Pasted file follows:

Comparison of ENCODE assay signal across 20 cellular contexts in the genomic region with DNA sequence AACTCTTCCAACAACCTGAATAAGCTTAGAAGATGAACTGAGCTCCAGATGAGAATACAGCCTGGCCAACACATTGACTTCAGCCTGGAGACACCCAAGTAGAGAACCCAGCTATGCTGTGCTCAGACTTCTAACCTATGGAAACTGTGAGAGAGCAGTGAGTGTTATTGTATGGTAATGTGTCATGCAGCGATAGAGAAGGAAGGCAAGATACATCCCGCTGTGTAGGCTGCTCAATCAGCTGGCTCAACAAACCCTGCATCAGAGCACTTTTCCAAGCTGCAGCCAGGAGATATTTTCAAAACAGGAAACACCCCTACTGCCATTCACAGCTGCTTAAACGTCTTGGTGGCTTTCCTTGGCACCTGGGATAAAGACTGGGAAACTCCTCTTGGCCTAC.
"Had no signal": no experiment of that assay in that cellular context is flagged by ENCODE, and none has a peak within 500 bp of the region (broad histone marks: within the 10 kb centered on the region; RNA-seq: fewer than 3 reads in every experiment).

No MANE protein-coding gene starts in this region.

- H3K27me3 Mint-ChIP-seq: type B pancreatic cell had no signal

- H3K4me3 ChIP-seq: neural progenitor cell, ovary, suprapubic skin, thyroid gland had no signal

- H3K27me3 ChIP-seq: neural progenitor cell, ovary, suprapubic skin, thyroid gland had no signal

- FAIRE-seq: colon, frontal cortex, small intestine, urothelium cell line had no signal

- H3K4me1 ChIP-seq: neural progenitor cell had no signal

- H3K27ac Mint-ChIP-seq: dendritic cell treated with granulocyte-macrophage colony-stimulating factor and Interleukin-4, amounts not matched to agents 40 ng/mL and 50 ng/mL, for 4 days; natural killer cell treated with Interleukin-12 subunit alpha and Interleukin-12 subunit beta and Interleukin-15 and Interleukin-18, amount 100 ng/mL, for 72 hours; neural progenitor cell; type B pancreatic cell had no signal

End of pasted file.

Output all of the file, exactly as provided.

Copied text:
Comparison of ENCODE assay signal across 20 cellular contexts in the genomic region with DNA sequence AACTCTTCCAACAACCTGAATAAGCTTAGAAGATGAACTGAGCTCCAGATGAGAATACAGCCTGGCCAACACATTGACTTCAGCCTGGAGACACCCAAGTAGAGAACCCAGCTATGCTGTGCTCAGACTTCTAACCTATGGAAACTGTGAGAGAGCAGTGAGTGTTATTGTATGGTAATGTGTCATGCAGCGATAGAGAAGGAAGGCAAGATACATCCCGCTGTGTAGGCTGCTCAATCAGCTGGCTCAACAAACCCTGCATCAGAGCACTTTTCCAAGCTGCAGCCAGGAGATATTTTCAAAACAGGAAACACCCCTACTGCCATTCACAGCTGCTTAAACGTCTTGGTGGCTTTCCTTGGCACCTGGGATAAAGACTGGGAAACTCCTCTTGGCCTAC.
"Had no signal": no experiment of that assay in that cellular context is flagged by ENCODE, and none has a peak within 500 bp of the region (broad histone marks: within the 10 kb centered on the region; RNA-seq: fewer than 3 reads in every experiment).

No MANE protein-coding gene starts in this region.

- H3K27me3 Mint-ChIP-seq: type B pancreatic cell had no signal

- H3K4me3 ChIP-seq: neural progenitor cell, ovary, suprapubic skin, thyroid gland had no signal

- H3K27me3 ChIP-seq: neural progenitor cell, ovary, suprapubic skin, thyroid gland had no signal

- FAIRE-seq: colon, frontal cortex, small intestine, urothelium cell line had no signal

- H3K4me1 ChIP-seq: neural progenitor cell had no signal

- H3K27ac Mint-ChIP-seq: dendritic cell treated with granulocyte-macrophage colony-stimulating factor and Interleukin-4, amounts not matched to agents 40 ng/mL and 50 ng/mL, for 4 days; natural killer cell treated with Interleukin-12 subunit alpha and Interleukin-12 subunit beta and Interleukin-15 and Interleukin-18, amount 100 ng/mL, for 72 hours; neural progenitor cell; type B pancreatic cell had no signal